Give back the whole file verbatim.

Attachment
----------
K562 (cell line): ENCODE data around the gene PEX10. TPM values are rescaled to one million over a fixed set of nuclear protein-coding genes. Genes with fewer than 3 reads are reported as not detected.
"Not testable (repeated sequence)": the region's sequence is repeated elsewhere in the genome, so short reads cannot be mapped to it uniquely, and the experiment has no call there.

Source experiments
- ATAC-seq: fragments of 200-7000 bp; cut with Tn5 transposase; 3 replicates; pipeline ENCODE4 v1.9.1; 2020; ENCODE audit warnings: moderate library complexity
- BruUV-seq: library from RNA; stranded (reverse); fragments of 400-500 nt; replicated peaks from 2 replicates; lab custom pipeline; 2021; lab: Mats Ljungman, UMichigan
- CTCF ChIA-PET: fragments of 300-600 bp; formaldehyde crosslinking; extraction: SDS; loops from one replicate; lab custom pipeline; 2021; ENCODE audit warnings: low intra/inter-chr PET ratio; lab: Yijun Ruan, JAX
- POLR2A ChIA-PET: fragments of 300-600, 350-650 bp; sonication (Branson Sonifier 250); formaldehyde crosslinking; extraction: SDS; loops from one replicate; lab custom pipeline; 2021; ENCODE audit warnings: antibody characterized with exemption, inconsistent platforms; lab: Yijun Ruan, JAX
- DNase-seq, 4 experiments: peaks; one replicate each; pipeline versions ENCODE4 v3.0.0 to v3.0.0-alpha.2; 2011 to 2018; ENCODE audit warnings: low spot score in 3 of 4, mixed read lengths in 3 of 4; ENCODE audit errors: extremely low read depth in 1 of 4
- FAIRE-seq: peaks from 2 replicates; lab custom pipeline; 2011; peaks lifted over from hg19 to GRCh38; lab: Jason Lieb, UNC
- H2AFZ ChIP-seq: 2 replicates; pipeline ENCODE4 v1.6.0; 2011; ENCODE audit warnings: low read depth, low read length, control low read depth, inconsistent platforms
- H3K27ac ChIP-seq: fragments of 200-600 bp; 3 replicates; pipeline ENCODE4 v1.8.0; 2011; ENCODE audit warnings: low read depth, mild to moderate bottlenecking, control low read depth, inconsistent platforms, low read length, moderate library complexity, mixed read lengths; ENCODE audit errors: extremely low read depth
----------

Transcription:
K562 (cell line): ENCODE data around the gene PEX10. TPM values are rescaled to one million over a fixed set of nuclear protein-coding genes. Genes with fewer than 3 reads are reported as not detected.
"Not testable (repeated sequence)": the region's sequence is repeated elsewhere in the genome, so short reads cannot be mapped to it uniquely, and the experiment has no call there.

Source experiments
- ATAC-seq: fragments of 200-7000 bp; cut with Tn5 transposase; 3 replicates; pipeline ENCODE4 v1.9.1; 2020; ENCODE audit warnings: moderate library complexity
- BruUV-seq: library from RNA; stranded (reverse); fragments of 400-500 nt; replicated peaks from 2 replicates; lab custom pipeline; 2021; lab: Mats Ljungman, UMichigan
- CTCF ChIA-PET: fragments of 300-600 bp; formaldehyde crosslinking; extraction: SDS; loops from one replicate; lab custom pipeline; 2021; ENCODE audit warnings: low intra/inter-chr PET ratio; lab: Yijun Ruan, JAX
- POLR2A ChIA-PET: fragments of 300-600, 350-650 bp; sonication (Branson Sonifier 250); formaldehyde crosslinking; extraction: SDS; loops from one replicate; lab custom pipeline; 2021; ENCODE audit warnings: antibody characterized with exemption, inconsistent platforms; lab: Yijun Ruan, JAX
- DNase-seq, 4 experiments: peaks; one replicate each; pipeline versions ENCODE4 v3.0.0 to v3.0.0-alpha.2; 2011 to 2018; ENCODE audit warnings: low spot score in 3 of 4, mixed read lengths in 3 of 4; ENCODE audit errors: extremely low read depth in 1 of 4
- FAIRE-seq: peaks from 2 replicates; lab custom pipeline; 2011; peaks lifted over from hg19 to GRCh38; lab: Jason Lieb, UNC
- H2AFZ ChIP-seq: 2 replicates; pipeline ENCODE4 v1.6.0; 2011; ENCODE audit warnings: low read depth, low read length, control low read depth, inconsistent platforms
- H3K27ac ChIP-seq: fragments of 200-600 bp; 3 replicates; pipeline ENCODE4 v1.8.0; 2011; ENCODE audit warnings: low read depth, mild to moderate bottlenecking, control low read depth, inconsistent platforms, low read length, moderate library complexity, mixed read lengths; ENCODE audit errors: extremely low read depth